MALARIA IN AFRICA by Dr Andrew Jamieson, Medical Director, SAA- Netcare Travel Clinics

Malaria is a dangerous parasitic disease that occurs when an infected Anopheles mosquito bites a person and injects malaria parasites into the blood. Four species of malaria parasites can infect humans and cause illness; the most dangerous is P. falciparum malaria; it is life?threatening. Most of the malaria found in Africa is of the falciparum species. Symptoms may develop as soon as seven days after arrival in a malarious area, or as long as three months after leaving a malarious area: they are often beguilingly mild in the initial stages, resembling influenza.

Symptoms of malaria may be:
· a generalised body ache, tiredness, headache, sore throat, diarrhoea, fever...

Remember that these symptoms may not be dramatic, and can easily be mistaken for an attack of influenza or similar non?life threatening illness. Even old Africa hands who have had malaria before, often misinterpret new cases of malaria. Deterioration can be sudden and dramatic, with rapid multiplication of parasites in the victim's blood stream. Complications of a serious nature, such as involvement of the kidneys or brain (cerebral malaria) may then follow. Cerebral malaria is extremely serious, with the victim becoming delirious and entering a coma. Cerebral malaria is frequently fatal, and it is extremely important that all suspected cases of malaria should receive medical attention as soon as is possible. Malaria is not a disease to be taken lightly, being one of the biggest killers in history. More human beings have died of malaria than any other infection. Every twenty seconds sees another death from malaria in Africa.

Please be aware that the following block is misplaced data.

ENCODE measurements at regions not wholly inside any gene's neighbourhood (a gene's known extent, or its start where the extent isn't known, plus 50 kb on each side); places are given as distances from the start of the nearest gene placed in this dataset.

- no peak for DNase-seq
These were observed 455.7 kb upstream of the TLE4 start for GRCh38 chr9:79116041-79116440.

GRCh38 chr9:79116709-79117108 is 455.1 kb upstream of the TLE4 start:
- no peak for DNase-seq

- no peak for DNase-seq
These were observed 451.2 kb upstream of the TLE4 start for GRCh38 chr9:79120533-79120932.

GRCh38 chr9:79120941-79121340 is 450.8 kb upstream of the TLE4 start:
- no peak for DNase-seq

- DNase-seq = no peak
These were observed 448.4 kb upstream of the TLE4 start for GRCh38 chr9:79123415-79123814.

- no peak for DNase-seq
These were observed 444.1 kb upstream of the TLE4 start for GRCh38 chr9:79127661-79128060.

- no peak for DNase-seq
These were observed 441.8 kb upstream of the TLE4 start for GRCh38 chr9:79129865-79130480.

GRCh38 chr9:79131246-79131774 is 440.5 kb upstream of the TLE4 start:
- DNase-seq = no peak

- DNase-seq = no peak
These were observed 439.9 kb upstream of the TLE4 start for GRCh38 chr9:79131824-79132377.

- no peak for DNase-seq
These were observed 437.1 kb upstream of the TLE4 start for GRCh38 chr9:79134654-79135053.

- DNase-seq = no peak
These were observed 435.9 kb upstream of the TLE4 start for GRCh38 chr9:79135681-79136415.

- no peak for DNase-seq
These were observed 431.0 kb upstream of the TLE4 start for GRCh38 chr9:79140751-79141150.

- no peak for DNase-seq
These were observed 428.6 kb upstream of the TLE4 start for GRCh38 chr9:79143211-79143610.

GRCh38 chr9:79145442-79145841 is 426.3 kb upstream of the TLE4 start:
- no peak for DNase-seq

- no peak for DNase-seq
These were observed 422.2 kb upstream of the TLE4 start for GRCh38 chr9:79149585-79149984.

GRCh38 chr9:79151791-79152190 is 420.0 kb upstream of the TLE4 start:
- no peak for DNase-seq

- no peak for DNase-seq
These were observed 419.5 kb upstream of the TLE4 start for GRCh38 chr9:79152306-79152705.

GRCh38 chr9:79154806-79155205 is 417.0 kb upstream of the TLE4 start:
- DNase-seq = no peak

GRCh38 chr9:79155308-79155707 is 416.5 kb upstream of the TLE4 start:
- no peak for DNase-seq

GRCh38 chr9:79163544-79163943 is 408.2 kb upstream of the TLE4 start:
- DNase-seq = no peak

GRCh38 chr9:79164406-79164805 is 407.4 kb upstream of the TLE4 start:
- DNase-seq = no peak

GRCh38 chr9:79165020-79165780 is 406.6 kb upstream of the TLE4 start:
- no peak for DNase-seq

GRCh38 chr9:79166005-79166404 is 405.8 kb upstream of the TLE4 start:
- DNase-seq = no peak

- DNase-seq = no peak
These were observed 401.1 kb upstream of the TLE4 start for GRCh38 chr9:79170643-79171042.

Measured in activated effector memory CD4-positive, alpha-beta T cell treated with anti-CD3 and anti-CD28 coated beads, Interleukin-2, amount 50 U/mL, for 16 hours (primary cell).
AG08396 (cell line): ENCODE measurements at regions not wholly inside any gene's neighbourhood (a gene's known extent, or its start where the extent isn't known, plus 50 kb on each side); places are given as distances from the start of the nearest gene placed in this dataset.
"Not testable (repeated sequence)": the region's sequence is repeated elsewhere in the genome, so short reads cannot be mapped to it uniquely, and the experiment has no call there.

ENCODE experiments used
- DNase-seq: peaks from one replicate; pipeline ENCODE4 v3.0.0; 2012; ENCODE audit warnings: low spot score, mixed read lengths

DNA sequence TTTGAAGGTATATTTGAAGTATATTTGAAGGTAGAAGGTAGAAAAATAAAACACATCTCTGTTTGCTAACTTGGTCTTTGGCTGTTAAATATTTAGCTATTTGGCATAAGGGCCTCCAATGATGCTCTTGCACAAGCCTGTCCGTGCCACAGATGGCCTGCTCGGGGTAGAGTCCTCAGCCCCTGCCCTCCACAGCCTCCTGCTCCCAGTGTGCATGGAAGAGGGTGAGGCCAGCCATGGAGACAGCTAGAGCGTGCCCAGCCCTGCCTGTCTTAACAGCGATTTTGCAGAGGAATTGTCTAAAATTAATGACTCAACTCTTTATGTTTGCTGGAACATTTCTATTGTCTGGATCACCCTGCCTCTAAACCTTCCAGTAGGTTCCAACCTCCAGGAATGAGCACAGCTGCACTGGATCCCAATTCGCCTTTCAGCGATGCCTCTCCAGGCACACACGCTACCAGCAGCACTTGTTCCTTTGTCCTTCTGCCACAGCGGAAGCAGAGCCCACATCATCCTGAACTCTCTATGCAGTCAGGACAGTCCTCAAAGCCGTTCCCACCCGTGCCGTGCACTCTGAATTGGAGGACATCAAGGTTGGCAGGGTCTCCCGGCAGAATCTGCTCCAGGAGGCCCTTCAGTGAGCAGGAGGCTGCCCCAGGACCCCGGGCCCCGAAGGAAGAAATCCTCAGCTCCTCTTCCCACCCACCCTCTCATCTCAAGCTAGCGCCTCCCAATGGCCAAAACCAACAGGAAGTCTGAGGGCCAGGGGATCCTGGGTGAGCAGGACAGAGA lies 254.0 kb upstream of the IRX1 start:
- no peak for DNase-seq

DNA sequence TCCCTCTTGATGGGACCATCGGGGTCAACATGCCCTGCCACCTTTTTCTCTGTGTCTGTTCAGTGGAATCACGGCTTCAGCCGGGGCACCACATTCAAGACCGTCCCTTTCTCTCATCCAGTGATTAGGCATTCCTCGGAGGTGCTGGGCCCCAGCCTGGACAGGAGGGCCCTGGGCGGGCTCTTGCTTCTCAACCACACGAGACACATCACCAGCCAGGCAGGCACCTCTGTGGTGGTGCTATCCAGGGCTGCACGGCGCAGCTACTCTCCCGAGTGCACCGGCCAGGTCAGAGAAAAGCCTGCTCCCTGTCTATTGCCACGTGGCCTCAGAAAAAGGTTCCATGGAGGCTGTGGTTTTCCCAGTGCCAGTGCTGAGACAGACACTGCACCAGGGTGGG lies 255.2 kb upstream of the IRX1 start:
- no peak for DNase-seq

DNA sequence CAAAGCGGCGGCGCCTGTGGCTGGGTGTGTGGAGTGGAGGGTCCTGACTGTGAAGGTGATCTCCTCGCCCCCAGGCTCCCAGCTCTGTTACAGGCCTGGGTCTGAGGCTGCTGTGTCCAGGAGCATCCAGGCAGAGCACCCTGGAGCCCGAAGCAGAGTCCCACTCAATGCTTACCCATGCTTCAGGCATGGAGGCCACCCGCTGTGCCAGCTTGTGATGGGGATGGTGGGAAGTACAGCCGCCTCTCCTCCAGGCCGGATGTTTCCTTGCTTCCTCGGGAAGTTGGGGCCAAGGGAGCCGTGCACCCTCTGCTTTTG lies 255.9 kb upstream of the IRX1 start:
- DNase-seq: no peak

The full article (4 pages) is available to download as a Microsoft® Word File and a Adobe Acrobat® PDF File. Please right click on one of the links below, select "save file as..." or something similair to save the file to your hard drive for later viewing or printing.

Malaria in Africa by Dr Andrew Jamieson (Full Article - 4 pages) | PDF File | 286KB
Malaria in Africa by Dr Andrew Jamieson (Full Article - 4 pages) | MS Word File | 303KB



Malaria Risk Assesment


Very Low. Isolated cases in central region. No malaria prophylaxis required; prevent mosquito bites.

Bazaruto Archipelago

The whole of Mozambique is a High Risk area. Malaria prophylaxis required.

Lake Malawi

The whole of Malawi is a High Risk area. Malaria prophylaxis required.

Zanzibar Archipelago

The whole of Tanzania & Zanzibar is a High Risk area. Malaria prophylaxis required.


Effectively nil.


Effectively nil.





- In South Africa only Kruger National Park & Northern KwaZulu-Natal are considered High Risk areas. The rest of southern and
..central Africa are to be considered High Risk Areas at all times. Please bear this in mind if you are combining destinations.
- To view each destination in more detail please click on any of the Island Destination names above.
- last update: 20 November 2004